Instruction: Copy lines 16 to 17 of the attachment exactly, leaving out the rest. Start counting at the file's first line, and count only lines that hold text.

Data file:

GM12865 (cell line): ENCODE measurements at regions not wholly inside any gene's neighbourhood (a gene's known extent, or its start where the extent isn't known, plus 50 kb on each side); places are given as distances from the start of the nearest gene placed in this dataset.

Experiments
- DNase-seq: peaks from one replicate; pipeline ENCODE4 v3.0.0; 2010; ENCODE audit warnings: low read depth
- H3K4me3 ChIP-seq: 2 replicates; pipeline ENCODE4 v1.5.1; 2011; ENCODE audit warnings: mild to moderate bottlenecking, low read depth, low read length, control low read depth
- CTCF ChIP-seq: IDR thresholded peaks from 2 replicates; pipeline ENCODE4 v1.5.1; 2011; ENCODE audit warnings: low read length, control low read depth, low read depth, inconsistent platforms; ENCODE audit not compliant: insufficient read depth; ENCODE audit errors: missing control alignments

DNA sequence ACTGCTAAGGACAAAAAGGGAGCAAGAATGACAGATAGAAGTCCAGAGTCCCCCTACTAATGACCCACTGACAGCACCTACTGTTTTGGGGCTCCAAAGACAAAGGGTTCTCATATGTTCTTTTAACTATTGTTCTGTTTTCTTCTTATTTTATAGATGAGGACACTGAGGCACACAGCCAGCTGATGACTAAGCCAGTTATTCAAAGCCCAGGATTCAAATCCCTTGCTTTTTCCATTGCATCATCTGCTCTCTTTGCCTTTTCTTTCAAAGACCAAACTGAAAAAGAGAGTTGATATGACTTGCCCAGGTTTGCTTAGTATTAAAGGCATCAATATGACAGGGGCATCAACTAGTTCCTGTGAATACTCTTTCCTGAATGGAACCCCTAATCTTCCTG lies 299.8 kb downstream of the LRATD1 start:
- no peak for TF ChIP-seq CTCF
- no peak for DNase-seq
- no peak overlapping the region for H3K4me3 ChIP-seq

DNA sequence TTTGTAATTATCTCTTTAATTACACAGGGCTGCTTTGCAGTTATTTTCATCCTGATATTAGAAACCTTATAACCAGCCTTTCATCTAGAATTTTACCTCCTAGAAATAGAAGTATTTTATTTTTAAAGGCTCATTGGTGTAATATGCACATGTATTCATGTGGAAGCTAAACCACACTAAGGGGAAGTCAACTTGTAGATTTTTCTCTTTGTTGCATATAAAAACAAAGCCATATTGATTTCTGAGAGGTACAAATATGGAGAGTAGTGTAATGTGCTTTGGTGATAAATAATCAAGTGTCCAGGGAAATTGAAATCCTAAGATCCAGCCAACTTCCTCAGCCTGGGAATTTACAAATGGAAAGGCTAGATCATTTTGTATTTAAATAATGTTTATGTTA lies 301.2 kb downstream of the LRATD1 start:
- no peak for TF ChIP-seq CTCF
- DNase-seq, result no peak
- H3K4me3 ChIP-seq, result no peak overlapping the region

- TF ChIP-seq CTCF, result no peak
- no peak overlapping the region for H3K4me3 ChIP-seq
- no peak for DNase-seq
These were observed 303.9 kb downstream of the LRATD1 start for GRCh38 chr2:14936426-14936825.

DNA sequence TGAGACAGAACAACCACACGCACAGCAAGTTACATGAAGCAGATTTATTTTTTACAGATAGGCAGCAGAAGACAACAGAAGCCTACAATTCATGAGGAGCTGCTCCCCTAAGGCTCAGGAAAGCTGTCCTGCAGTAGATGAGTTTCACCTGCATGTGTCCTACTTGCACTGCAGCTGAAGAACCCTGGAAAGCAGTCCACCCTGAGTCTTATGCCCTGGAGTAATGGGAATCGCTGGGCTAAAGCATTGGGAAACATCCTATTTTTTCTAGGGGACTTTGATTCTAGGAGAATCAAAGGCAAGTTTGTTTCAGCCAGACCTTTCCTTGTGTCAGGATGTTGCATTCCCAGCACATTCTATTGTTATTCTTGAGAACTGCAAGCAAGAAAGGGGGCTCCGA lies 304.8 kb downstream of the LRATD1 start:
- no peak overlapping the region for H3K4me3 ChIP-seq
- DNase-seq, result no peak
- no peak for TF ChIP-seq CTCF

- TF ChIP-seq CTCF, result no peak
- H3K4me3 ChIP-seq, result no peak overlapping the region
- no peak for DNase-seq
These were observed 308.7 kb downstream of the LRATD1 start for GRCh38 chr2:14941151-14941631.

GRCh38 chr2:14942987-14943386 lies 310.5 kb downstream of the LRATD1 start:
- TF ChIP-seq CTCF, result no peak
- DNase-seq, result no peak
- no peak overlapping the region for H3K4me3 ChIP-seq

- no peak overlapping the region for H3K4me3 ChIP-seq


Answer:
- no peak for DNase-seq
These were observed 303.9 kb downstream of the LRATD1 start for GRCh38 chr2:14936426-14936825.